The point of the Fechterspiel is simply rounded off, and while nice for some kinds of practice, tends to slide off too easily during actual thrusting practice. To compensate I purchased rubber bird blunts from an archery supply house and taped them in place. When you thrust against a mask they “stick” enough to simulate an effective thrust. In addition, the flex in the Fechterspiel blade is such that it absorbs most reasonable thrusts so they don’t hurt as much.

The only slight criticism I can make of the Fechterspiel is that the leather on the hilt has a thick seam which can rub your hands badly over the course of a long practice. I wish Arms & Armor could find a better way to sew the leather, but I’d rather have it as it is than have a glued edge that comes apart in the course of heavy practice as often happens with lesser weapons.

Of course, just as with any tool the Fechterspiel requires maintenance. They’re made of steel and so prone to rust, and while the steel is hardened well it still tends to get nicked in practice. I assembled a small kit for sword maintenance: It contains silicone-impregnated cloths from a firearms supply company, blocks of polishing compound suspended in a rubber matrix much like large pencil erasers, a file, a rag, a bottle of machine oil, and spare rubber blunts and tape. When I get home from practice I use the file to eliminate nicks and burrs in the blade and cross, then smooth the filed areas with the polishing blocks. I then wipe the blades and furniture with the silicone cloth unless I don’t intend to use them for quite some time, in which case I oil them carefully. It is very important to dress nicks and burrs right away because otherwise they can lead to weak spots in the blade and because they can draw blood from your partner when practicing things like slicing techniques.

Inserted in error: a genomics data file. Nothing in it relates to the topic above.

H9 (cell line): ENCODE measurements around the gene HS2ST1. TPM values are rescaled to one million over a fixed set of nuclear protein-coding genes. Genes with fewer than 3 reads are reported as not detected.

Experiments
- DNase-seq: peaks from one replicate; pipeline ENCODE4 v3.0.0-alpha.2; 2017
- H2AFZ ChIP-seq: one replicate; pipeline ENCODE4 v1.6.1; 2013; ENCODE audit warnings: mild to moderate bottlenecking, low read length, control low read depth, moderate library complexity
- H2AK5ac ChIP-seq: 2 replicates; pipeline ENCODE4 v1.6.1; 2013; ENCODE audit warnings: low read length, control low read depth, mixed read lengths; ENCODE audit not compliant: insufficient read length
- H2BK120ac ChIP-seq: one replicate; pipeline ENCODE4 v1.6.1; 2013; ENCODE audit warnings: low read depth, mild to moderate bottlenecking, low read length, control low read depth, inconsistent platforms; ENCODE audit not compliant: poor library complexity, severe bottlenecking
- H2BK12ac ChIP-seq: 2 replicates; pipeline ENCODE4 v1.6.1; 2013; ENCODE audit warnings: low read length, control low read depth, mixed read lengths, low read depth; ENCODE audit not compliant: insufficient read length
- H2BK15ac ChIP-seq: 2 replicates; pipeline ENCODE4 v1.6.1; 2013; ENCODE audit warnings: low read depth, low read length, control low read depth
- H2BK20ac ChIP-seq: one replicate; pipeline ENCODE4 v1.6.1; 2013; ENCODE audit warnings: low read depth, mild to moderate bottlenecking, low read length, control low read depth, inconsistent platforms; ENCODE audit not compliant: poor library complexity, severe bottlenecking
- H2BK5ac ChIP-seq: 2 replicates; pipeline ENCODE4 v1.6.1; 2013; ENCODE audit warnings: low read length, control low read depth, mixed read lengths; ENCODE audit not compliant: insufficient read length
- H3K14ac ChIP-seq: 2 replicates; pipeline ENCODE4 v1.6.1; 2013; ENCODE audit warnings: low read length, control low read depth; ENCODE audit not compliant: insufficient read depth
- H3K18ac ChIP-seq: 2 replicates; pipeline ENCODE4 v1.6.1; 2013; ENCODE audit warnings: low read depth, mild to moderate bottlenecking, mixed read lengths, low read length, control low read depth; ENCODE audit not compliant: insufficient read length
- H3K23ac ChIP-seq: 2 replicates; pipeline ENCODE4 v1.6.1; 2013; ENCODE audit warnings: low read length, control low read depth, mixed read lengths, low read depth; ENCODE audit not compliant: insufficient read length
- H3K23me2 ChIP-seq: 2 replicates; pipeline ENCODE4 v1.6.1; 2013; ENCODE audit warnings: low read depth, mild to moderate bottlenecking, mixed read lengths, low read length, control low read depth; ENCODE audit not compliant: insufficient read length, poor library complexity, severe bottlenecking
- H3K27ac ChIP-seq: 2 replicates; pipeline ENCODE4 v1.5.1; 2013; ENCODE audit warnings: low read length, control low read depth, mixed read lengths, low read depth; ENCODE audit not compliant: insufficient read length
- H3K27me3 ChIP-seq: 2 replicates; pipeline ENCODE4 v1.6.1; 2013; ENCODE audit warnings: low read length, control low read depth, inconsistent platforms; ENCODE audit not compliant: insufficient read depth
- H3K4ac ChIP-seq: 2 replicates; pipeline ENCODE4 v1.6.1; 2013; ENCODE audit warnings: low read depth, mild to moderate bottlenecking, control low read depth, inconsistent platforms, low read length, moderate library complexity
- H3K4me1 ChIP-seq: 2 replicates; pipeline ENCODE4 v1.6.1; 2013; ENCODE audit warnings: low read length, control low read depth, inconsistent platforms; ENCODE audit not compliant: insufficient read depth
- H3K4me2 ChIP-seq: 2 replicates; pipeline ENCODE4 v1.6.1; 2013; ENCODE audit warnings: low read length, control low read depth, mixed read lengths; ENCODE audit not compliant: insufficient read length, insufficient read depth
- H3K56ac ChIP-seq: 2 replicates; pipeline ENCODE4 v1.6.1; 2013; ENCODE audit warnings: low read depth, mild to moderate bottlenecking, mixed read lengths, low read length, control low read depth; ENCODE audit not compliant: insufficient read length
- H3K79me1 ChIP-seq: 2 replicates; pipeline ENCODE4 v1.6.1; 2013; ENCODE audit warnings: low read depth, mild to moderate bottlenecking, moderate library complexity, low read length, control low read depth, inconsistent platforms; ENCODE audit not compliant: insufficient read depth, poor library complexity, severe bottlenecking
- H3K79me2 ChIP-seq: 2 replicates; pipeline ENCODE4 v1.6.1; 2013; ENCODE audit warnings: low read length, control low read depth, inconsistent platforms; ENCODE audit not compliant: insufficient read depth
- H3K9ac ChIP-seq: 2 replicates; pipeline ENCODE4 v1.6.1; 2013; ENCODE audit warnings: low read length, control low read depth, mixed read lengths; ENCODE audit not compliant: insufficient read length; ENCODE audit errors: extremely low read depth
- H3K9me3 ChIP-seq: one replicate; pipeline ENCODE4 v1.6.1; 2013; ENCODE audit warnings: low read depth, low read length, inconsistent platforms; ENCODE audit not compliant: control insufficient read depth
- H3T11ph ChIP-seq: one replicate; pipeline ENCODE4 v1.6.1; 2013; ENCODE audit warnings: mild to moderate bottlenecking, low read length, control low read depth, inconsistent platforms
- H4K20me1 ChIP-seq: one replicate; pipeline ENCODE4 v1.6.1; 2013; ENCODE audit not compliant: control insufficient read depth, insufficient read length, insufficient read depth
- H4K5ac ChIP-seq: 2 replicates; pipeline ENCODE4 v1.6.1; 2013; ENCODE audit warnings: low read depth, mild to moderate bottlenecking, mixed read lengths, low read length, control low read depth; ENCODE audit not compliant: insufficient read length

The Fechterspiel is the only steel longsword allowed for practice in my Schule.

I have not yet had the pleasure of handling the CAS/Hanwei Federfechter, but like the Fechterspiel, it is a copy of an extant medieval practice sword currently in a museum in Switzerland. I have, however, had occasion to discuss this sword with people I trust. In general, most people found the sword to be an acceptable practice weapon with a few caveats: First, the blade has too much flex, which makes Winden practice problematic. Second, some of the parts are too “squared off”, which tends to make them a bit sharp (a few minutes with a file could probably solve this). Finally, some of the blades have broken in the course of normal practice. Whether these breaks are the result of an inherent flaw in the weapon or exceptions that represent swords slipping through quality control can’t be known at this time. I have to admit, however, that I find these swords extraordinarily ugly. They’re not inaccurate in design, but in the middle ages, just as today, some work was more elegant and more beautiful than others; these simply represent an aesthetic I can’t find appealing. Of course, that should have no bearing on their value as practice swords, it’s merely my taste. Even with all the flaws these swords have, they are very inexpensive for what they are and may deserve some careful consideration.